Crestor Diabetes Lawsuit Filed On Behalf of Twelve People
A group of twelve different individuals from across the country have filed a joint lawsuit against the AstraZeneca and a drug distributor, alleging that they developed diabetes from side effects of Crestor.
The complaint (PDF) was filed in the Superior Court of California in Los Angeles on March 4, but was removed to the federal court system late last week.
According to allegations raised in the Crestor lawsuit, AstraZeneca knew about the potential risk of diabetes associated with their popular cholesterol drug, yet failed to adequately warn consumers of the medical community. The drug, which lowers cholesterol in order to reduce cardiovascular risks, can actually increase the risks of cardiovascular problems because of the diabetes, and can do more harm than good, the plaintiffs claim.
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The plaintiffs join a growing number of other people pursuing similar diabetes lawsuits over Crestor, following a number of studies and an FDA decision in February 2012 to require new warnings for Crestor and other statin medications about the potential impact on blood glucose levels.
“Defendants endeavored to deceive Plaintiffs, and the general public, by not disclosing the findings of the various studies, including its own that revealed problems concerning the dangers of Crestor,” the plaintiffs claims. “Further, Defendants did not provide warnings and instructions that would have put Plaintiffs and Plaintiffs’ physicians, and the general public, on notice of the dangers and adverse effects caused by Crestor.”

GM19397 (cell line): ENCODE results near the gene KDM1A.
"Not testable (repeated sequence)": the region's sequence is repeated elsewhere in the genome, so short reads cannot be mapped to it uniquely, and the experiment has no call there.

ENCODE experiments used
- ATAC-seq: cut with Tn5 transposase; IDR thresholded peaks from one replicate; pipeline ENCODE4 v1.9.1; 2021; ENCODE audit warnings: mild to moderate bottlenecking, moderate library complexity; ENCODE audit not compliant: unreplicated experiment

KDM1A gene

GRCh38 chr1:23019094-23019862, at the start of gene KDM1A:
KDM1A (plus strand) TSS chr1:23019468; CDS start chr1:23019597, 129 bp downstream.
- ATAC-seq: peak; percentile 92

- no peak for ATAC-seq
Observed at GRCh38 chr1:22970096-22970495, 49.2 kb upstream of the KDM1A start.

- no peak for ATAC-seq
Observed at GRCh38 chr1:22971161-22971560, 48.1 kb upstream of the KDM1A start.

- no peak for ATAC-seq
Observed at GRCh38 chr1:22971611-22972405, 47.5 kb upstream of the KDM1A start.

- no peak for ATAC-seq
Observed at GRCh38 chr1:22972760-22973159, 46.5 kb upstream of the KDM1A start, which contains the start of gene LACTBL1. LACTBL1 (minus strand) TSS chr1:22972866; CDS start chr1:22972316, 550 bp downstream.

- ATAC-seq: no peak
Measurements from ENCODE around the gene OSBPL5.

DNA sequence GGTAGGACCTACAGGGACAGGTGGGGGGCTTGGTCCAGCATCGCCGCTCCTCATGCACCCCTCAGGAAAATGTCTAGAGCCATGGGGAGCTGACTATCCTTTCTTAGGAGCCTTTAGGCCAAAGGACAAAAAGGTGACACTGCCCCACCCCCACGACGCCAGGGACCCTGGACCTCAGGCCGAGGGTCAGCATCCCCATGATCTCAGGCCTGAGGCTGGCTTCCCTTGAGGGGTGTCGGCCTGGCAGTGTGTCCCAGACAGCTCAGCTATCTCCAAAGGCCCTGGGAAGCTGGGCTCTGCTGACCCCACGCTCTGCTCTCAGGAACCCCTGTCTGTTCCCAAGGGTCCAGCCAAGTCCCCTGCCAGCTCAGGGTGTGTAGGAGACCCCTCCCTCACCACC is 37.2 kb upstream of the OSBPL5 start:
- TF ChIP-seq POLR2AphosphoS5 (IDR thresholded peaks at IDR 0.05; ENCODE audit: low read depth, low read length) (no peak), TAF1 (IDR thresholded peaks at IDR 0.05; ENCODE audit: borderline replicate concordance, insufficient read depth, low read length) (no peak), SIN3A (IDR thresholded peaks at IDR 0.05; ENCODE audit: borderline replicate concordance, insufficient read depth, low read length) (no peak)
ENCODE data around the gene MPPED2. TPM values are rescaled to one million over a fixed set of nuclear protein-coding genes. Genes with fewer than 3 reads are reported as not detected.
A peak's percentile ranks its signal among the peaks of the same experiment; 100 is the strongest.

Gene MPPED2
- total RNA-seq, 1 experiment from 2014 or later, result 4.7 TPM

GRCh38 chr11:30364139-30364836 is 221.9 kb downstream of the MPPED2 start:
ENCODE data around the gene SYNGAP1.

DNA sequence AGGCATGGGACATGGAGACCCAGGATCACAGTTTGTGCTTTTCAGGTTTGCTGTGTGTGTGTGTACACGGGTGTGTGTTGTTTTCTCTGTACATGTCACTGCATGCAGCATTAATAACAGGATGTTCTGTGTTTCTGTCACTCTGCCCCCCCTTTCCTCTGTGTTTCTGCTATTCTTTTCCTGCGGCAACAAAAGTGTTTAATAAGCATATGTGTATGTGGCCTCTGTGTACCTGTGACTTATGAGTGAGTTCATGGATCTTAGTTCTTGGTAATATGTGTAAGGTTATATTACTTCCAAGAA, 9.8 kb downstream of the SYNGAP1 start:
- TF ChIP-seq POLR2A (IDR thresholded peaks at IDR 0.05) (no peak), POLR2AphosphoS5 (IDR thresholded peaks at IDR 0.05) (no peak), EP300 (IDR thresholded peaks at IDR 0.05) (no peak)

The lawsuit presents claims against AstraZeneca for strict liability, negligence, breach of warranty, fraud, loss of consortium, and fraudulent concealment.
Statin Diabetes Concerns
Crestor is part of a class of medications known as statins, which are among the best-selling drugs in the United States. The medications use the liver to block the body’s creation of cholesterol, which is a key contributor to coronary artery disease. However, a number of studies have linked the drugs to an increased risk of potentially serious injuries, including muscle damage, kidney problems, and diabetes.
In February 2012, the FDA required the makers of Crestor and other statins to add new warnings about the potential impact of the medication on blood glucose levels. However, many critics have suggested that the warnings are not strong enough for certain medications, indicating that users and the medical community should be provided with more accurate information about the diabetes risks with Lipitor, Crestor and other statins.
In addition to the claims against Crestor, which have mostly been limited to California state court, Pfizer currently faces hundreds of Lipitor diabetes lawsuits filed by women who raise similar allegations that inadequate warnings were provided by the drug maker. Plaintiffs in the Lipitor litigation generally claim that they took the medication as a preventative measure to reduce their risk of heart failure, yet now they are left with a number of health risks associated with diabetes, including an increased risk of heart disease.
Plaintiffs claim that Pfizer and AstraZeneca both knew or should have known about risk diabetes from Lipitor and Crestor for years, but withheld information to avoid a negative impact on sales and growth of the blockbuster medication.
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